Saturday, 19 November 2016

Review of The Necessary Deaths by David C. Dawson

I was lucky enough to be invited to David's book launch for his new book. I think Chris London and I cornered the market in sushi and champagne. 

Buylink: DSP Publications | Amazon


A young journalism student lies unconscious in a hospital bed in Brighton, England. His life hangs in the balance after a drug overdose. But was it attempted suicide or attempted murder? The student’s mother persuades British lawyer Dominic Delingpole to investigate, and Dominic enlists the aid of his outspoken opera singer partner, Jonathan McFadden.

The student’s boyfriend discovers compromising photographs hidden in his lover’s room. The photographs not only feature senior politicians and business chiefs, but the young journalist himself. Is he being blackmailed, or is he the blackmailer?

As Dominic and Jonathan investigate further, their lives are threatened and three people are murdered. They uncover a conspiracy that reaches into the highest levels of government and powerful corporations. The people behind it are ruthless, and no one can be trusted. The bond between Dominic and Jonathan deepens as they struggle not only for answers, but for their very survival.

Review: I bought The Necessary Deaths and settled on my sofa with coffee and the doggies for an afternoon of mystery heaven. I wasn't disappointed at all. David C. Dawson deftly weaves a complex tale, both with the case and the relationship between Dominic and Jonathan.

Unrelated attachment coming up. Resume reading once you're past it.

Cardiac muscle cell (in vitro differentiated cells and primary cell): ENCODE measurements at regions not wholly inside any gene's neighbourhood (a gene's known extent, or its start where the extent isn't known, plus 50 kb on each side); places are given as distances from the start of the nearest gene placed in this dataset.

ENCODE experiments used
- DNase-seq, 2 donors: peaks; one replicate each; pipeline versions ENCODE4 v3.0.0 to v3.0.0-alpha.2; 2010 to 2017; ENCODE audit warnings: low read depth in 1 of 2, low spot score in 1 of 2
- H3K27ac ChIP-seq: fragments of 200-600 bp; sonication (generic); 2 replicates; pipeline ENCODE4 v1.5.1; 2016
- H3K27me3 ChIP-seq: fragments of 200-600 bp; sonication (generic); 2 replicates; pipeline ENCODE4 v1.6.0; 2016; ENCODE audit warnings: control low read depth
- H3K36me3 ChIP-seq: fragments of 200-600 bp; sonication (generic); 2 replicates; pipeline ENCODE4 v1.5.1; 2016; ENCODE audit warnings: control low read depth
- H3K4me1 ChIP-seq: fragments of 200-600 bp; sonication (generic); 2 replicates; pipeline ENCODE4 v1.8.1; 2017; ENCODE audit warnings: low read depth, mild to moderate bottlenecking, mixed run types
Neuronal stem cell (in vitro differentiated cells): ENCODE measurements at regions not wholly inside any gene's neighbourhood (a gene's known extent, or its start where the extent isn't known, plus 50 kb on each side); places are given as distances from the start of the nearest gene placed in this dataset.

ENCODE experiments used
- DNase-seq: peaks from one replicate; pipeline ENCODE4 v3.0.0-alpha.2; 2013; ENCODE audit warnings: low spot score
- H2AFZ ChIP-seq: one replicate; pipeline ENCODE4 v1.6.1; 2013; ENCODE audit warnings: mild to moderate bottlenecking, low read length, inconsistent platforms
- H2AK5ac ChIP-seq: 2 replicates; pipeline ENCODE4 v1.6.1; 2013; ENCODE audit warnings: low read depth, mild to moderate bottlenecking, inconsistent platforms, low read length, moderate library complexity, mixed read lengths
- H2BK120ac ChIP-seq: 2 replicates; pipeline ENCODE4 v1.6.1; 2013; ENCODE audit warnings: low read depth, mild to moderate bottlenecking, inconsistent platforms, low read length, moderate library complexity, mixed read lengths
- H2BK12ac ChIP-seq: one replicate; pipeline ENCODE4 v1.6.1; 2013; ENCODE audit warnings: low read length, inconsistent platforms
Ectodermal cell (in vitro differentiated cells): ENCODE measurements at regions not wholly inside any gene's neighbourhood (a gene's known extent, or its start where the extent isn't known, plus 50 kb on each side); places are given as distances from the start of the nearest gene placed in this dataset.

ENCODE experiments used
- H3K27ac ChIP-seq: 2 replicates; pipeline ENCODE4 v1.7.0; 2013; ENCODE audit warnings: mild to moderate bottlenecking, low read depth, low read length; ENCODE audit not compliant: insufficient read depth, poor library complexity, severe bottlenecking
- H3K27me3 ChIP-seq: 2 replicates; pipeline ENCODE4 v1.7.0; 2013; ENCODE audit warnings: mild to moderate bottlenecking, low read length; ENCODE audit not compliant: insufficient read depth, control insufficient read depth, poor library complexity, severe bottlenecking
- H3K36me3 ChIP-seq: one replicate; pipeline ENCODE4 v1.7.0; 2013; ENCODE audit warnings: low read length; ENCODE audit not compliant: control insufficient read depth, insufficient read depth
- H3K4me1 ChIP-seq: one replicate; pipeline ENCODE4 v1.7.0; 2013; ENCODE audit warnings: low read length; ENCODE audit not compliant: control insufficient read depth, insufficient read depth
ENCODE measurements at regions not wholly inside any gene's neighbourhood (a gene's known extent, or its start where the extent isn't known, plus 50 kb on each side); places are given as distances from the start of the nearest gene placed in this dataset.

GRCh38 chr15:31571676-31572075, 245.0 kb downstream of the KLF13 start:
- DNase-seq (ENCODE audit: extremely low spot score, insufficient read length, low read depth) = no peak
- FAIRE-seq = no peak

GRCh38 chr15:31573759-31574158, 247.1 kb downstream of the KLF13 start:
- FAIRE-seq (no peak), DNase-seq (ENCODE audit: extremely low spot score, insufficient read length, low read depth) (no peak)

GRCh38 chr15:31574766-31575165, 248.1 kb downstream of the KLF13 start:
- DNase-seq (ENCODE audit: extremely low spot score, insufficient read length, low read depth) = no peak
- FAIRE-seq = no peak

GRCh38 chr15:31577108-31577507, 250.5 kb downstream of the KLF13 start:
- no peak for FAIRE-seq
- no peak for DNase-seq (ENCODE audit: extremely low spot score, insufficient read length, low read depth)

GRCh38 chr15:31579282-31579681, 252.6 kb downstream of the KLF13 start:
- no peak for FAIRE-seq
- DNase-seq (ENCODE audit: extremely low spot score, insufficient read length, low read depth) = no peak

If I say this is an old-fashioned mystery, it's not a criticism at all. I grew up on British mysteries like this. The reluctant investigator, and the partner that throws himself into the case, sometimes over-enthusiastically. The secondary characters that are rich and complex too. Yes, they fitted certain stereotypes, but they fitted the book perfectly. I didn't guess the ending, and Mr Dawson, that is a rare occurrence.

I took time to warm to Dominic and Jonathan, but by the end I was rooting for them and had invested in their lives. That was the joy of this book. I really look forward to the next story.

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